Seven years ago, Huang Junxiang graduated with a law degree from the University of Melbourne.
He landed interviews with well-known firms like WongPartnership, but instead of taking his bar exam and pursuing a legal career, he decided to work in the film industry.
"My father was so upset he refused to speak to me for eight months," says the eldest of three children of a construction businessman and his wife.
He started out as a general dogsbody on film sets. Many thought he was a privileged kid who would not be able to take the rough and tumble of the business.
But in six short years, he has become one of the youngest and most prolific producers in town.
"I was determined to succeed. I read a lot, watched what other people did, but also try to do things in a different way. In an industry which is always changing and challenging, it's important to offer new perspectives."
The former student of Anglo Chinese School has worked with most of Singapore's brightest film-making talent, among them Eric Khoo (who is his boss), Boo Junfeng, Kirsten Tan and Anthony Chen.
Films he has produced include Khoo's drama Ramen Teh, which premiered at the 2018 Berlinale Culinary Cinema, Mike Wiluan's action flick Buffalo Boys (Fantasia Film Festival in 2018) and Boo's prison tale Apprentice (Cannes Un Certain Regard in 2016).
Mr Huang, who grew up on a steady diet of Stephen Chow comedies and gongfu flicks, is also a producer for HBO Asia's horror and culinary anthologies - Folklore (2018) and Foodlore (2019).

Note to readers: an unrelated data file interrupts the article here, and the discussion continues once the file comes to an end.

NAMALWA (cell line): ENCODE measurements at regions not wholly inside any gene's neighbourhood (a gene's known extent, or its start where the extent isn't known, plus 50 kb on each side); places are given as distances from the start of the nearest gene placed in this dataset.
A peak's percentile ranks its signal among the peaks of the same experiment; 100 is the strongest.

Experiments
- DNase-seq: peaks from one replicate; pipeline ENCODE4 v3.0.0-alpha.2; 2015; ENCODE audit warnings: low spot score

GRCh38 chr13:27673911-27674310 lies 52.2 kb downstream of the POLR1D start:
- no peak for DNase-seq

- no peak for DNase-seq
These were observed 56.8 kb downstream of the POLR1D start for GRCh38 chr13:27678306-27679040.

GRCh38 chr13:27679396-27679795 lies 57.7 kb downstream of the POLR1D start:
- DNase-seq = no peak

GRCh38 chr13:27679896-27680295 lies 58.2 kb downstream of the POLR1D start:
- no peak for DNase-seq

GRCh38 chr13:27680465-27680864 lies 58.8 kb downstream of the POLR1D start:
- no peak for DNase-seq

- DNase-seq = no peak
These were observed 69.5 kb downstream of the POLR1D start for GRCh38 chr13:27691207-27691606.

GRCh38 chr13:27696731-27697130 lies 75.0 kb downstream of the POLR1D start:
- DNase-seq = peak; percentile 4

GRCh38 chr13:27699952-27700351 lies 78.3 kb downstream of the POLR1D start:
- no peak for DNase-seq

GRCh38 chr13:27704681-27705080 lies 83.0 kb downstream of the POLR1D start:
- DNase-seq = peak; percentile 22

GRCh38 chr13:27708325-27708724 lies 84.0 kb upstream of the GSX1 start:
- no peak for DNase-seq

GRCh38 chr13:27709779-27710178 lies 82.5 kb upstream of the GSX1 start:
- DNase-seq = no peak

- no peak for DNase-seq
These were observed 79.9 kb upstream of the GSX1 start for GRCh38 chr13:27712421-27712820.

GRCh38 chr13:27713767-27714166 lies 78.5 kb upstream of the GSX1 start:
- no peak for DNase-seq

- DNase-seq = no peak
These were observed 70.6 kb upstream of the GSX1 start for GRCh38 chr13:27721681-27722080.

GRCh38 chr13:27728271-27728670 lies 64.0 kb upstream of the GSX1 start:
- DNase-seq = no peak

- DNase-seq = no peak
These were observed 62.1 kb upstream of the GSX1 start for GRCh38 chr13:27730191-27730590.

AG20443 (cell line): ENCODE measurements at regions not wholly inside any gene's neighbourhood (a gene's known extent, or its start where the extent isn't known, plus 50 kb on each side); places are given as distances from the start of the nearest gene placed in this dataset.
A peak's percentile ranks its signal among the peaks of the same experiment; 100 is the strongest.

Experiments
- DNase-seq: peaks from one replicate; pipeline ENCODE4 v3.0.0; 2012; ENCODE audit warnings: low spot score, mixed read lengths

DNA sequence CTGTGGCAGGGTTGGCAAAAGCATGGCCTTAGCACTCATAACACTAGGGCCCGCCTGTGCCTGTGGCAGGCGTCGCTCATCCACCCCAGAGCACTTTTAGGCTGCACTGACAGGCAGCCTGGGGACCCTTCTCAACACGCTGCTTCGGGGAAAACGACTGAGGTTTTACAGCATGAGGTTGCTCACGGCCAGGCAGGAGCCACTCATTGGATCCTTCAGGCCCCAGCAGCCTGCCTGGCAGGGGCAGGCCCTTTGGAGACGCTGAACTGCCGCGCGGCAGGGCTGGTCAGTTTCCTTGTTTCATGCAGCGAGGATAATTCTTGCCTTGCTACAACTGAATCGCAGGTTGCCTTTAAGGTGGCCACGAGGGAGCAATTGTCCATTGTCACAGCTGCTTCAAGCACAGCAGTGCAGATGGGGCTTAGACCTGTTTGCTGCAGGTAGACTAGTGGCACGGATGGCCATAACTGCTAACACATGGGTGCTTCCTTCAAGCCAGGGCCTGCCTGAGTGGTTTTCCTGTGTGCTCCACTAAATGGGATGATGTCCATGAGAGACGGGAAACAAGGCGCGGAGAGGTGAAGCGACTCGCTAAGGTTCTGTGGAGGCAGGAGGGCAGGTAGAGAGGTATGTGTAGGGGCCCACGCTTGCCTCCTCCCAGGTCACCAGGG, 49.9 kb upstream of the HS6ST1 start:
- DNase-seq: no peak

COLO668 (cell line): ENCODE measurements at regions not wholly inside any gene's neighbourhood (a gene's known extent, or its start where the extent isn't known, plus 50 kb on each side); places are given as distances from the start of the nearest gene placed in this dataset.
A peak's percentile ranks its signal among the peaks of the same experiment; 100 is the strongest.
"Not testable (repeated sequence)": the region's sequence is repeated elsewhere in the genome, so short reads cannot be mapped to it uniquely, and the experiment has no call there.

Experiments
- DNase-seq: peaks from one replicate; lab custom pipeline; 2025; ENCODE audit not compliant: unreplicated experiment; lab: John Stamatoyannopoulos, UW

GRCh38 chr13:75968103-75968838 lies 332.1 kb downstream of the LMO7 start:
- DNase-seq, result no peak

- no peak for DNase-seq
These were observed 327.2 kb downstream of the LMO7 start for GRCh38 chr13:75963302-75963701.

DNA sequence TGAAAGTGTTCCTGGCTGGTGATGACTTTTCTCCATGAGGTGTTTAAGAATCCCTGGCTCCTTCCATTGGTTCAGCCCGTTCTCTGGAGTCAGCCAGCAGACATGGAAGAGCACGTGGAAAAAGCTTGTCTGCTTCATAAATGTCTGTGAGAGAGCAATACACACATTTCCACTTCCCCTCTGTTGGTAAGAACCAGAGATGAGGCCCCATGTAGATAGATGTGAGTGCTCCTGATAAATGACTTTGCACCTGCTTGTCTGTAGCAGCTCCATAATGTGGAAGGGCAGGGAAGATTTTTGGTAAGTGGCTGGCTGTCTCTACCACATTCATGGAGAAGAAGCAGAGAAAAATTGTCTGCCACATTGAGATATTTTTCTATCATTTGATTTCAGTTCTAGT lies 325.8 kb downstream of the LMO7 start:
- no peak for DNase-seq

The 31-year-old added another feather to his cap earlier this year when A Piece Of Meat - an animated short film he co-directed with Jerrold Chong - made it to the Directors' Fortnight section of the Cannes Film Festival. Based on a story by Khoo about a lamb cutlet trapped in poverty, the 11-minute short also competed at the 2019 Annecy International Animated Film Festival in June.
He wants to continue breaking new ground in the business.
"I hope to create a diverse portfolio as a producer and film-maker and let people know that there isn't one fixed way of making a successful film."
YOUR PARENTS SENT YOU DOWN UNDER TO STUDY LAW, BUT YOU GOT INTO FILM INSTEAD AFTER YOUR GRADUATION. WHAT GIVES AND DID YOU BREAK YOUR PARENTS' HEARTS?
I really didn't enjoy reading law. I'd much rather watch people argue the law than be the one arguing. I spent a lot of time during my course watching films and reading about them.
My parents, who wanted me to have a good future, were disappointed when I refused to take the bar. I felt bad because an overseas education, I know, is a privilege.
But it was also clear to me that if I didn't take the leap then, I would have never taken it.
While I think parents are usually right, it's nice to prove them wrong sometimes.
APPARENTLY, YOU DIDN'T HAVE IT EASY AT THE START. DID YOU OFTEN GET YELLED AT?
I began as a location assistant looking for HDB flats for a movie. I had to make more than 200 calls in a day, with about 90 per cent of them hanging up on me.
Getting yelled at is very normal. It forces you to learn things quickly and avoid making the same mistake twice. Secondly, an ability to take the scoldings, often at the cost of your personal ego, demonstrates a willingness to learn.
WERE THERE TIMES WHEN THINGS WERE SO BAD, YOU WANTED TO GIVE IT ALL UP?
There's a line from the animated comedy series Bojack Horseman which goes: "I need to go take a shower so I can't tell if I'm crying or not."
I've never thought of giving up, but I have thought of myself as a masochist on many occasions, for the mental and physical pain I put myself through.
The most taxing was during the shoots of Ramen Teh and Buffalo Boys, which took place back to back. I was working for 12 to 18 hours every day for six months.